“We are breaking the rules of the game in order to find new use for the game's resources,” Total Refusal state in that same video. Their film How to Disappear (2020) is emblematic of this objective. In it, the collective celebrates a history of real-world military desertion by exploring the in-game possibilities of deserting the combat zone of Battlefield V (2018), a multiplayer military game set during the First World War. Using screen-capture technologies, they set up scenes within the game’s online battles and record gestures performed through their character-avatars; then, they edit these clips into visually sophisticated video essays, complete with music and narration. In one scene, filmed in a static medium shot as if to replicate documentary-style reality, they stage a firing squad lineup with three soldiers unloading endless rounds into a fourth ally who bleeds but never dies, showing how the game’s “friendly fire” rules make the execution of your own soldiers—a common real-world punishment for desertion—an in-game impossibility. In another, more surreal scene, three soldiers stand in a pop-band-style triangle formation, then spin around and fire their weapons in all directions—an attempt to deliver something other than endless death, the game’s focus. While they orchestrate these synchronized movements, the fourth soldier circles around them, acting as the camera-operator and capturing this absurdist dance sequence from an in-game, first-person POV.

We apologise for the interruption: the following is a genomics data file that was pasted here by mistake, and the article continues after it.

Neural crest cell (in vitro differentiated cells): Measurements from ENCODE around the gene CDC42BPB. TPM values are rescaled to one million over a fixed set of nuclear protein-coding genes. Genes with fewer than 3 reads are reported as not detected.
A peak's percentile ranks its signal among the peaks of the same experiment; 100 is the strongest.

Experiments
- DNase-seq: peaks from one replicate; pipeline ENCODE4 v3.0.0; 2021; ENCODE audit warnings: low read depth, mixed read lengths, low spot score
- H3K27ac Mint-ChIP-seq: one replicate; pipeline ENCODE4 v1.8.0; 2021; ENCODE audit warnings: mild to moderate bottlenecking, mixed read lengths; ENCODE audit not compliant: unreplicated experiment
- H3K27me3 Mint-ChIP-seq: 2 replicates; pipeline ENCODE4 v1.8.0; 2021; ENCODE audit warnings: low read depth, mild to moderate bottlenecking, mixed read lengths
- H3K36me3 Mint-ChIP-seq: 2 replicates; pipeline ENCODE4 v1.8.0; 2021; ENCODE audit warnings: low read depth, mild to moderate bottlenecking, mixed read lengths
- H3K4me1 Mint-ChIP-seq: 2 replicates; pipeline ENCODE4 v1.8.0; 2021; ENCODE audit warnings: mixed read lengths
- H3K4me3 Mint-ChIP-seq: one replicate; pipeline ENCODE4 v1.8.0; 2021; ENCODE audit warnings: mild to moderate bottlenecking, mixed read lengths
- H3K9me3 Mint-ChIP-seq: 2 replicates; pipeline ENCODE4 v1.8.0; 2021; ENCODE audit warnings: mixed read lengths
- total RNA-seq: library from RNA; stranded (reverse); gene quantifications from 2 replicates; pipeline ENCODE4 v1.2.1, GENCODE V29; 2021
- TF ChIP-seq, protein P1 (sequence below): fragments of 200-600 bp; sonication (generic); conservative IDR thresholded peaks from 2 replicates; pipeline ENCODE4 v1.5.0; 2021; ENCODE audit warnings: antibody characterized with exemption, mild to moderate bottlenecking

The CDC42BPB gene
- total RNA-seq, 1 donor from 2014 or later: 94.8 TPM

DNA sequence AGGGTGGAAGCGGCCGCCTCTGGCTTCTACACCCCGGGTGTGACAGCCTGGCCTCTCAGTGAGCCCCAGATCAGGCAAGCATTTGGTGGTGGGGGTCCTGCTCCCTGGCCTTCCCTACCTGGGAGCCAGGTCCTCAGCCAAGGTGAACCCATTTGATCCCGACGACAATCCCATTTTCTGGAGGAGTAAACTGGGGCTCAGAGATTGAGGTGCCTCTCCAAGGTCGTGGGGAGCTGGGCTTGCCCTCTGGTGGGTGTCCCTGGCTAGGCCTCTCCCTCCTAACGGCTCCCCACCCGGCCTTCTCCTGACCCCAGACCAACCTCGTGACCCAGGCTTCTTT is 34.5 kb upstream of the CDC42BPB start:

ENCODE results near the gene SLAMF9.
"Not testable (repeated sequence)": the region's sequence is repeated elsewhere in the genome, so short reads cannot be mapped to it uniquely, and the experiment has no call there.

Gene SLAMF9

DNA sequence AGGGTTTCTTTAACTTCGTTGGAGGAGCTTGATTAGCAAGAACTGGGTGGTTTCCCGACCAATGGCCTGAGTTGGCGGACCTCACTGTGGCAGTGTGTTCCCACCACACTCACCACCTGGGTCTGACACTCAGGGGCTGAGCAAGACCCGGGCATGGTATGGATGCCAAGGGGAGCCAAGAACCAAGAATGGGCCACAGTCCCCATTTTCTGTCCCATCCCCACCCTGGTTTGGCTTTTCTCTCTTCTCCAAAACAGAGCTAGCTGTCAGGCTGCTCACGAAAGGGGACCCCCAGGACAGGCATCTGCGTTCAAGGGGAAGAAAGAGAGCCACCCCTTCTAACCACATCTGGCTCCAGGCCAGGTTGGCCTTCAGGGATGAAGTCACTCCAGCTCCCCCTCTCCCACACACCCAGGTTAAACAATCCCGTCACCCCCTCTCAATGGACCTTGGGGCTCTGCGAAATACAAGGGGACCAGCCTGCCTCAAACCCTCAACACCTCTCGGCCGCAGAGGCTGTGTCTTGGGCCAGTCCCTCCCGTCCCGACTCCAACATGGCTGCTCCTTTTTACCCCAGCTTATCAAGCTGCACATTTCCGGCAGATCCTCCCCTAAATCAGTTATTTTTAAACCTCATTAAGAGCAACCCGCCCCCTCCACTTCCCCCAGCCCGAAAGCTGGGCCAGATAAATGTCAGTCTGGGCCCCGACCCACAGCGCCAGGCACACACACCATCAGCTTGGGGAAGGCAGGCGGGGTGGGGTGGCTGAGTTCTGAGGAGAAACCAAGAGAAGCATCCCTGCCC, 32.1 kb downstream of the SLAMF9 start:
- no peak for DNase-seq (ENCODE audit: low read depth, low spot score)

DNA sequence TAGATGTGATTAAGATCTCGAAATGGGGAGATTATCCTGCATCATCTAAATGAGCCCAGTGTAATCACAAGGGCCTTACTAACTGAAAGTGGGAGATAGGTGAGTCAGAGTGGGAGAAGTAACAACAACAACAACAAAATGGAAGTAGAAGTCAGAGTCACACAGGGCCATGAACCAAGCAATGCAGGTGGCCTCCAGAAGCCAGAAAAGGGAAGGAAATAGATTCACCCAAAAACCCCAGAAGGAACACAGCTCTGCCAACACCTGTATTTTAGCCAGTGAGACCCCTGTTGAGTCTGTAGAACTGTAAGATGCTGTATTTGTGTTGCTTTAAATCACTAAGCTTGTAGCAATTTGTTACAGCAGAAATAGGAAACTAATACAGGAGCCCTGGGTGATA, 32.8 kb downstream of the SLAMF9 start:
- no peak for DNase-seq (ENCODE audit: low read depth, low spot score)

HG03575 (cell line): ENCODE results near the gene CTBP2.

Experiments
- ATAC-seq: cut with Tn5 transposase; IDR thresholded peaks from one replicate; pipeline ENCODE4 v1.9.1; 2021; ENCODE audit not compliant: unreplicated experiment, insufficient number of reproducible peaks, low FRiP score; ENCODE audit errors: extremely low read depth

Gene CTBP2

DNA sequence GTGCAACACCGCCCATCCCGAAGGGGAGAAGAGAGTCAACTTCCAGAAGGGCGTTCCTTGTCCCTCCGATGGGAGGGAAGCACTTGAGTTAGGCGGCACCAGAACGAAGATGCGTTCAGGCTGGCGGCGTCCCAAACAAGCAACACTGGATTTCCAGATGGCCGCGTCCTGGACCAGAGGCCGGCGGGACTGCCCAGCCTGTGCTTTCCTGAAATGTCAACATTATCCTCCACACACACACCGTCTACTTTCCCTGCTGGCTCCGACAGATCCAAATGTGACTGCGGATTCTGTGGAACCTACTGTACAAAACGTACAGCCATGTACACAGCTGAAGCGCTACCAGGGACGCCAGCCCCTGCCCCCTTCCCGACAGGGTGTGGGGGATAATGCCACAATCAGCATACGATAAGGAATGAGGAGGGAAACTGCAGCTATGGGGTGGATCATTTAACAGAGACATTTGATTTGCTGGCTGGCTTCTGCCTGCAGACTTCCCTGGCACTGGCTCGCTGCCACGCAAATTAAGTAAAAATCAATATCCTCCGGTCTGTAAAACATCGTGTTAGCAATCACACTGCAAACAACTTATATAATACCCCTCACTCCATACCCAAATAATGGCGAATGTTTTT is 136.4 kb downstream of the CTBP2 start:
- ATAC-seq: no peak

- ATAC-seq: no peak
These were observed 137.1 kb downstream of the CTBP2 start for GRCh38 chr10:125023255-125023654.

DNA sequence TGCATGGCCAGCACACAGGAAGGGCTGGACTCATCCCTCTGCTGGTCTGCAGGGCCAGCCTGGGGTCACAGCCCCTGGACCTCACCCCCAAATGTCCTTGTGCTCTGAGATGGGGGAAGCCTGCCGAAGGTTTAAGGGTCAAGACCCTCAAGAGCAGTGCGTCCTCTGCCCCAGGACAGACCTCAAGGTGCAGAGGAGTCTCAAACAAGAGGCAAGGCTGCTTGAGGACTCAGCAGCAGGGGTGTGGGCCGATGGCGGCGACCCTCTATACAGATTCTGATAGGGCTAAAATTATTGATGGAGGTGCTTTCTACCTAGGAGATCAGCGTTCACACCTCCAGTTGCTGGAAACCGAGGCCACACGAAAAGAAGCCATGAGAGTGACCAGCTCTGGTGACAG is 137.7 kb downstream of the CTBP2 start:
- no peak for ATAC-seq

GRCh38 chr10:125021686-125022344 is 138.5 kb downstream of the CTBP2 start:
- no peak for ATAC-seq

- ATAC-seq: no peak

Experimenting within the confines of the game’s “voluntary” battles while outlining the role of dissent and desertion in various real-world conflicts, Total Refusal’s ultimate finding is that, unsurprisingly, there is no way to put down your arms, nor is it possible to walk away from the field of combat. According to the narrator, the in-game horizons are “as impossible to reach as the end to Battlefield’s perpetual war.” In lieu of the possibility of actual desertion, only two conscientious possibilities exist: obstruction, an act of pacifism that the game’s other players generally interpret as a joke rather than a political act; and hiding in plain sight, a more effective, if temporary, form of dissent achieved by laying low in non-combative areas of the game’s natural environments. The film’s final image, a wide shot in a field, shows the four soldiers again standing in a triangle. Each then drops a smoke grenade at their feet, filling the screen in a cloudy miasma. When the fumes dissipate, the soldiers are nowhere to be seen. It is on this ambivalent note that How to Disappear ends, making it a dryly confrontational essay film reminiscent of Harun Farocki’s direct and critical form of address. “There is no way to leave the battlefield in Battlefield,” the narrator concludes, “but there is a way to disappear.”